Detials of an example
I used Mepis Live CD as it has Grub1 inside. Other distros like Ubuntu can be used by its Grub2 has to be replaced by Grub1 using command "sudo apt-get install grub".
First I claimed the root privilege (equivalent to log in as Admin in MS Windows) in Mepis. For Live CD the root password is "root" as stated in Mepis web site.
Here is how I start with a 16Gb pen drive recognised as device sdc with 4 primary partitions. Notice the device has 1966 cylinders but I have only used up 1963 of them. This was incidental as I was squeezing 4 MS Windows installation DVDs into one pen drive. The geometry of the pen drive was first checked with the terminal command "fdisk" as follow:
To partition the device sdc I used the same fdisk command
I first wrote down on a piece of paper the start and end cylinder numbers, which are 1441 and 1963, of the last parimary partition sdc4. Once inside fdisk I used "d" to delete the 4th partition, "n" for creating a new partition, "p" for specifying it as a primary, for the start cylinder I specified 1964 and then accepted the default end cylinder position of 1966. Before I exit fdisk I used "p" to display the partition table and satified with it before confirming with "w" to write it and then used "q" to exit.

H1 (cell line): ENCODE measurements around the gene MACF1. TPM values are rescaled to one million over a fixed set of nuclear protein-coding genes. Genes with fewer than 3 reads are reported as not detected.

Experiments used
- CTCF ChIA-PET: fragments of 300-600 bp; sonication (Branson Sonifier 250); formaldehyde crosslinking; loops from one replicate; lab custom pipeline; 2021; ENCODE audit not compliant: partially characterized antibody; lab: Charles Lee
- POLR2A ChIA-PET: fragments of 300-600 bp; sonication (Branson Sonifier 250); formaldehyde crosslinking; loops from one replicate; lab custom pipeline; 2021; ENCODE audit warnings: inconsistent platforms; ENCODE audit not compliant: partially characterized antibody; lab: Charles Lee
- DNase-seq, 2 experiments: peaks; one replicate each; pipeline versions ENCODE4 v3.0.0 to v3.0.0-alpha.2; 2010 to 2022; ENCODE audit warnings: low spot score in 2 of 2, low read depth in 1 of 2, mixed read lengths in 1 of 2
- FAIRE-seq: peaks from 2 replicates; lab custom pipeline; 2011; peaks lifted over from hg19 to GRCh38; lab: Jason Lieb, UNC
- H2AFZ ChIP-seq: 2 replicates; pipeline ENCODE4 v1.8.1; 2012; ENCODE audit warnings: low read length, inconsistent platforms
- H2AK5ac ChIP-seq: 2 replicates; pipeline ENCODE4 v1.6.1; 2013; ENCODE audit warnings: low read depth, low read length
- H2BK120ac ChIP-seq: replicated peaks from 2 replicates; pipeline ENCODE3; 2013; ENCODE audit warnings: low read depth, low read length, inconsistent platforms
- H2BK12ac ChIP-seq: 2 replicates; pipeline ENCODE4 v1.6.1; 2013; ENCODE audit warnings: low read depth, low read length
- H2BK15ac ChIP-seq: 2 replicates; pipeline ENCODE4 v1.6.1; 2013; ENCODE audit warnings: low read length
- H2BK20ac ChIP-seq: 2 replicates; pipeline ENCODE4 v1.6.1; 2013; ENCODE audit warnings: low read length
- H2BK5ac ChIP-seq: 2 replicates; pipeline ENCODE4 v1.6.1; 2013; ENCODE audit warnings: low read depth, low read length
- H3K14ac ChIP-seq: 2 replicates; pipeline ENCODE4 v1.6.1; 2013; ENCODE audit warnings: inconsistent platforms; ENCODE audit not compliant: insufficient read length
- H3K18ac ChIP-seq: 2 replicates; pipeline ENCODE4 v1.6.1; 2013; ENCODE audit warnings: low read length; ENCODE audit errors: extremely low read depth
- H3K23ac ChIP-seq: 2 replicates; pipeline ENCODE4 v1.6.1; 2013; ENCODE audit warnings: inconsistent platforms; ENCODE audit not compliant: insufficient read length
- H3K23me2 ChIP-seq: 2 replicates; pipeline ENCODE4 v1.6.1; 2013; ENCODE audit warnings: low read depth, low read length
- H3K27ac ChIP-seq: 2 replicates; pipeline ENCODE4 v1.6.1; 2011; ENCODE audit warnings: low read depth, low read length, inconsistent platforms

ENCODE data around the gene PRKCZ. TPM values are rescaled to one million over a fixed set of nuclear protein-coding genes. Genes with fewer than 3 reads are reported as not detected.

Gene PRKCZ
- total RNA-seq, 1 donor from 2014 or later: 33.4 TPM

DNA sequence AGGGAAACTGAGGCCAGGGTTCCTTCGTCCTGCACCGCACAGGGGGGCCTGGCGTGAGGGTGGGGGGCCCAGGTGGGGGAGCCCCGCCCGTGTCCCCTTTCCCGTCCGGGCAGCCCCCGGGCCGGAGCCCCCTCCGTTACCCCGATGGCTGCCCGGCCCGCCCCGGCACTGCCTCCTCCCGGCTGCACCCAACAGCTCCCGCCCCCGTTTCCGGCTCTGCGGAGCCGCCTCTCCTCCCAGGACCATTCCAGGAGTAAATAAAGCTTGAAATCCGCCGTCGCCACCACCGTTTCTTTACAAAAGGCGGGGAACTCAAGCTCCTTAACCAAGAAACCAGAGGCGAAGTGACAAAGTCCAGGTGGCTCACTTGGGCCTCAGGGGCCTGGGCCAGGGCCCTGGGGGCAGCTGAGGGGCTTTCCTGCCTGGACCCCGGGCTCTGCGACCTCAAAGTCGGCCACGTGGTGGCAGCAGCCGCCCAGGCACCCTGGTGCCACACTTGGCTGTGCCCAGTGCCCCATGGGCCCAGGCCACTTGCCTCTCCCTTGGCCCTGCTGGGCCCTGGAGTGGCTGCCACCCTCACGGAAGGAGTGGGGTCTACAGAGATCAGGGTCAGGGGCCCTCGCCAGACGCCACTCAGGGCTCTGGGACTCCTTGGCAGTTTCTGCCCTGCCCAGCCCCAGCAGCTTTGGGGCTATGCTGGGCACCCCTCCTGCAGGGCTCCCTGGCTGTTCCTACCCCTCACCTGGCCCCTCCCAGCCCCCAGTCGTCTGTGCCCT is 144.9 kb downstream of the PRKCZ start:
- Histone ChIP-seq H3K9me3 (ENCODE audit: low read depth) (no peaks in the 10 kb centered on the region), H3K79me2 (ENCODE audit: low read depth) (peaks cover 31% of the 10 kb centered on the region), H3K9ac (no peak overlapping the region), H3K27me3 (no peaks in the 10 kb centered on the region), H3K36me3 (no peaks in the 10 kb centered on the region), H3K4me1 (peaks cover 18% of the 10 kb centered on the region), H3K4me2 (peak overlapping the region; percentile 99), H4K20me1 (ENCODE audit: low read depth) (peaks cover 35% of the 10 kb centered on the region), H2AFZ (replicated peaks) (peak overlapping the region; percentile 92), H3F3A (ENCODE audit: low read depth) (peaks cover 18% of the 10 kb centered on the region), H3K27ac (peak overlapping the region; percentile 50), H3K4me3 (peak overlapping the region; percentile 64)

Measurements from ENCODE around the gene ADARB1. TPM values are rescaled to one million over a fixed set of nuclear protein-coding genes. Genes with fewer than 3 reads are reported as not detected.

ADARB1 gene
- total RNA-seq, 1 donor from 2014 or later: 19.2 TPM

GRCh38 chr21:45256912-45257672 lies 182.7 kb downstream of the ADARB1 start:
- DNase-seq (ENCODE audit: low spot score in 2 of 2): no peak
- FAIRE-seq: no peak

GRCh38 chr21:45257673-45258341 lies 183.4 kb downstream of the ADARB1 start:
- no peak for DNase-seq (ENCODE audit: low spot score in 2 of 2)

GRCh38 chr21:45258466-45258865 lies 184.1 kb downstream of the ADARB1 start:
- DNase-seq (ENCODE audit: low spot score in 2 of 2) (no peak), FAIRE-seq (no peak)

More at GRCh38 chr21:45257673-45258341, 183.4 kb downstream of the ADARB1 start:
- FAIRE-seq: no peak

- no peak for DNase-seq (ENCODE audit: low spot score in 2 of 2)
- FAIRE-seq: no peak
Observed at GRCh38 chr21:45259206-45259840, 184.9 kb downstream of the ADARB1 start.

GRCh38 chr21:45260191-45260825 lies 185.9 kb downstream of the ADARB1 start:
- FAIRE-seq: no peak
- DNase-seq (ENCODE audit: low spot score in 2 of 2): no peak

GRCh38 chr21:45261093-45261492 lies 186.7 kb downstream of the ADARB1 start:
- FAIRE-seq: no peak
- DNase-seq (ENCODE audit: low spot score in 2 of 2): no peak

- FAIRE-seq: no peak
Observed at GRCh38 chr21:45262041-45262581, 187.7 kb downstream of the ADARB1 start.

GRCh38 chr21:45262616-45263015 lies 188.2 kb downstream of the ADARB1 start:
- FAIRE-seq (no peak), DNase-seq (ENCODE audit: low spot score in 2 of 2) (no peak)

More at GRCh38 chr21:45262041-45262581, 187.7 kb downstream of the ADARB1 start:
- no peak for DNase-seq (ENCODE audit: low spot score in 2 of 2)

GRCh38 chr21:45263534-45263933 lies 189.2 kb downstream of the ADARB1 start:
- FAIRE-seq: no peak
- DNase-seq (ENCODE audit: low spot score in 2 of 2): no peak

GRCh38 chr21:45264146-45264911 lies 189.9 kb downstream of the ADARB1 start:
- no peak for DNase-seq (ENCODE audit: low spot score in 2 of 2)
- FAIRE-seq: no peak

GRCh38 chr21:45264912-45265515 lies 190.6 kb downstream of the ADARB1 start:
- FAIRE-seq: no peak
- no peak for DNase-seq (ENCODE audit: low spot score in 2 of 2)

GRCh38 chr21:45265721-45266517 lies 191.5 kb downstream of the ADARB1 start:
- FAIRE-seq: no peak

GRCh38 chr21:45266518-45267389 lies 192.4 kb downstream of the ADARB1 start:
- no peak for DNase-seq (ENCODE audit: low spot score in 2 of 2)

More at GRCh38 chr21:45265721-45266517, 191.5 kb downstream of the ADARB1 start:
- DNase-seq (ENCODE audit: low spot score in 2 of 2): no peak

Now I have successfully added a primary partition, under the same name /dev/sdc4, on the last few cylinders of the pen drive. The previous /dev/sdc4 is now a unallocated space in the pen drive perfectly safe and cannot be touched. My new partition table is now
Disk /dev/sdc: 16.2 GB, 16173236224 bytes
255 heads, 63 sectors/track, 1966 cylinders
Units = cylinders of 16065 * 512 = 8225280 bytes
Sector size (logical/physical): 512 bytes / 512 bytes
I/O size (minimum/optimal): 512 bytes / 512 bytes
Disk identifier: 0x00017ff8
Device Boot Start End Blocks Id System
/dev/sdc1 1 393 3156741 7 Hidden HPFS/NTFS
/dev/sdc2 394 786 3156772+ 7 Hidden HPFS/NTFS
/dev/sdc3 787 1440 5253255 7 Hidden HPFS/NTFS
/dev/sdc4 1964 1966 24097+ 83 Linux
The next task is to format the partition /dev/sdc4 with a filing system that Grub can work with. This can be Ext2, Ext3, Fat16 or Fat32.